(EDITOR'S NOTE: Some readers may find it alarming that we named Constable Michael Hayden in this article. However, it was the specific request of Constable Hayden that he be named as he is determined to tell his story, express his views and assert his rights as a Jamaican.)
Constable Michael Hayden is a very worried cop. But he is not scared of gunmen or other criminals. He is afraid of some of his colleagues. He claims they are trying to force him out of his job because of his sexual orientation.
While the 24-year-old constable admits to THE STAR that he is bi-sexual, he says some officers at the Manchester police division, where he is stationed, have been accusing him based on mere suspicion after an incident when he was almost beaten by a group of men in May Pen, Clarendon.
"I went to visit a friend in May Pen and some guys wanted to attack me, so I called Control for help," he says, claiming that his colleagues said he went to see another male.
This was the morning of January 14, 2008. In the afternoon, when he went to work, he reported that his belongings had been thrown out of the barracks where he was staying. "I saw the things scattered on the floor, my cologne was broken. But mi nuh really think nutten of it, suh mi pack up, mi tings," he recalls.
The following day, he went to the doctor to get sick days for a gunshot wound he received some years before while on the job. But when he returned to the station, he was told by a woman who cleaned that she had found his things scattered on the floor.
He says he reported both matters to senior officers at the station but nothing was done.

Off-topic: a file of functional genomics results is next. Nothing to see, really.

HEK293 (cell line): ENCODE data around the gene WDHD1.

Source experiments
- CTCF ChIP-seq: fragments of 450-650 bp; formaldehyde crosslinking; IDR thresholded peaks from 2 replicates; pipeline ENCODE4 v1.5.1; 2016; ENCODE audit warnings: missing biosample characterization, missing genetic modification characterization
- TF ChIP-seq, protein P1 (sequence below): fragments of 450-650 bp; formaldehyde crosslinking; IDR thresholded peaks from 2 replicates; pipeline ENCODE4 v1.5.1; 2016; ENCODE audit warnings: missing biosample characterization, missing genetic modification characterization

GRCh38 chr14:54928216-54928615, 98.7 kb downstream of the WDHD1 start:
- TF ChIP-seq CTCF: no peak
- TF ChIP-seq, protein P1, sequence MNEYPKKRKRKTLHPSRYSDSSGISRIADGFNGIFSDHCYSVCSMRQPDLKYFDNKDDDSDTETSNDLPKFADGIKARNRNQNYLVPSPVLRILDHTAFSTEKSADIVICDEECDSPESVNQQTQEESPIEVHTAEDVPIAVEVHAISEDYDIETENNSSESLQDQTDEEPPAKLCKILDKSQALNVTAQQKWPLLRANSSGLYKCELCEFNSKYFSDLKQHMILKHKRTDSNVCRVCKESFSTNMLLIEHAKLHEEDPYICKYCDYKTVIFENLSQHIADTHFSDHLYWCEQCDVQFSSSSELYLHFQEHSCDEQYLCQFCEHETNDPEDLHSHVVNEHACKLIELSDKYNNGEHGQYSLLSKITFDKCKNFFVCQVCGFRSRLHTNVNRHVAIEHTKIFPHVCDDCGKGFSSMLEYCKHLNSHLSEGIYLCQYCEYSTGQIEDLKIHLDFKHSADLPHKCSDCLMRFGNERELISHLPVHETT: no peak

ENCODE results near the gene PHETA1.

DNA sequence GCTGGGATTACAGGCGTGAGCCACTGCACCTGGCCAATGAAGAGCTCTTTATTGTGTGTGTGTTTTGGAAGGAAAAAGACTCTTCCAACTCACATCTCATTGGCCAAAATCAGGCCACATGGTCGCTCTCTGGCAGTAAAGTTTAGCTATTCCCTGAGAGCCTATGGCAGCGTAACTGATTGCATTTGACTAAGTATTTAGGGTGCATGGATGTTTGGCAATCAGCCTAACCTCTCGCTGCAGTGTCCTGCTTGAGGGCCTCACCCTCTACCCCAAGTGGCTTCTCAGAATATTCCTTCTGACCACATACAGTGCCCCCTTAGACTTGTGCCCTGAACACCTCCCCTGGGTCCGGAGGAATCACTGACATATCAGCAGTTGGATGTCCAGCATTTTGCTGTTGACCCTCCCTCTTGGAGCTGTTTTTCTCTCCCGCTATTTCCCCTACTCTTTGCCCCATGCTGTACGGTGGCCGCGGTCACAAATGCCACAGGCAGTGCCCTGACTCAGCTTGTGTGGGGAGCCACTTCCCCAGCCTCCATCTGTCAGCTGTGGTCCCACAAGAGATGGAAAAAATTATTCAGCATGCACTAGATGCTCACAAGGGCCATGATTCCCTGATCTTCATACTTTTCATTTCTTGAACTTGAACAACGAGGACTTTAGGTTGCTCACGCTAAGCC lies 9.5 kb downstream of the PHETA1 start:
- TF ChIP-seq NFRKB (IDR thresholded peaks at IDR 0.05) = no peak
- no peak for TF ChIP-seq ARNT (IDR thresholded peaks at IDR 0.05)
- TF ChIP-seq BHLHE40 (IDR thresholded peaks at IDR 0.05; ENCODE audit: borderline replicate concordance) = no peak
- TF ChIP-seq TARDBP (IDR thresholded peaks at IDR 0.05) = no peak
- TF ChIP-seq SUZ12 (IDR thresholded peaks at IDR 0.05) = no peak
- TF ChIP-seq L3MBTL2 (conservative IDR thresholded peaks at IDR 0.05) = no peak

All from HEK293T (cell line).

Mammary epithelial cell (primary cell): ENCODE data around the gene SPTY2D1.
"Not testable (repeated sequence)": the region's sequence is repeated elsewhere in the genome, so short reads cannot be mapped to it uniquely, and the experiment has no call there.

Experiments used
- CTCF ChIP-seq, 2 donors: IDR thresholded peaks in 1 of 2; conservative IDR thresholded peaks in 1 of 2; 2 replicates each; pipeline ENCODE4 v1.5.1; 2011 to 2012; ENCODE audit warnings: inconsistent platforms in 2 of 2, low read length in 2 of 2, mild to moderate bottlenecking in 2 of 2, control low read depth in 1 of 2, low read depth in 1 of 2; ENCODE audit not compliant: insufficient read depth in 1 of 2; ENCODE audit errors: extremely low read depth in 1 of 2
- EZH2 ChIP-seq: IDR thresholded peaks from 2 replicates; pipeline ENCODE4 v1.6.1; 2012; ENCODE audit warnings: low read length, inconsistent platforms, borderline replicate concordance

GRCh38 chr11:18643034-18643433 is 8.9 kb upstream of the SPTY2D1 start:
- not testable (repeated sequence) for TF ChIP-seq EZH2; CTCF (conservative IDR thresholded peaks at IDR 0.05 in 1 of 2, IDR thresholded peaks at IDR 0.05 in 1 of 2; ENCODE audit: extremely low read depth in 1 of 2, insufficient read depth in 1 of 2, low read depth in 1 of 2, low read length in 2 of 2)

On January 18, he went to the barracks after leaving work to find his belongings thrown out again; and this time a few items were missing.
Constable Hayden again made a report about the incident, including the fact that some of his items were missing. He reveals he has since written a statement to be submitted as part of the investigation.
However, while he is trying to seek justice by following the law, he says he does not believe anything will be done about the situation as his most recent report was not recorded in the diary. "I am an officer and I took my problem to them and they do nothing," he notes.
Constable Hayden says he is hurt by the "lack of attention" because he has been a dedicated and fair policeman. "I love the Jamaica Constabulary Force. I always wanted to be a policeman. I always wanted to serve and protect the citizens. I do my job well, but the people on the job don't like me," he declares.
He points out that female members of the force have been very supportive since the accusations and problems started.
But the lack of attention he feels is being paid to his case and the constant snickers from his male peers has made him uncomfortable and in fear of his life. "I am worried! If the police can be against you, what about the civilians?" he asks.
He adds that since the rumours have been spreading around the parish, he has received threats on his phone. He has since moved out of the station and gone on a brief leave of absence. But he is still afraid of what he will face when he returns to work. "I do not feel safe when February comes and I have to go back to work because I am still a bisexual," he says.
When THE STAR contacted the Mandeville Police Station, a Deputy Superintendent from the Manchester Division, says he was aware of Hayden's case. He notes however that he was not told about the missing items and that he was not aware of it being reported to another officer for investigation.
The DSP admits that the allegations of Hayden being gay are circulating all over May Pen and Manchester since the cops helped him in May Pen. He says however that they sent him on a few days leave because the allegations are causing him a lot of 'emotional distress' and they wanted to give him a chance to get his head space together.
The officer reveals that they were arranging counselling for him and they are also investigating his complaints.
Meanwhile, Constable Hayden says he has not yet decided how to handle the situation as, if he remains in the force and is transferred, he believes the gay stigma will follow him although he is not ashamed of it. "I am gay, proud, standing tall," he boasts.
He has since consulted a lawyer and the Police Federation for guidance on how to handle the situation. Corporal Raymond Wilson, chairman of The Federation confirms that they have received a complaint about the matter from the officer and they are investigating.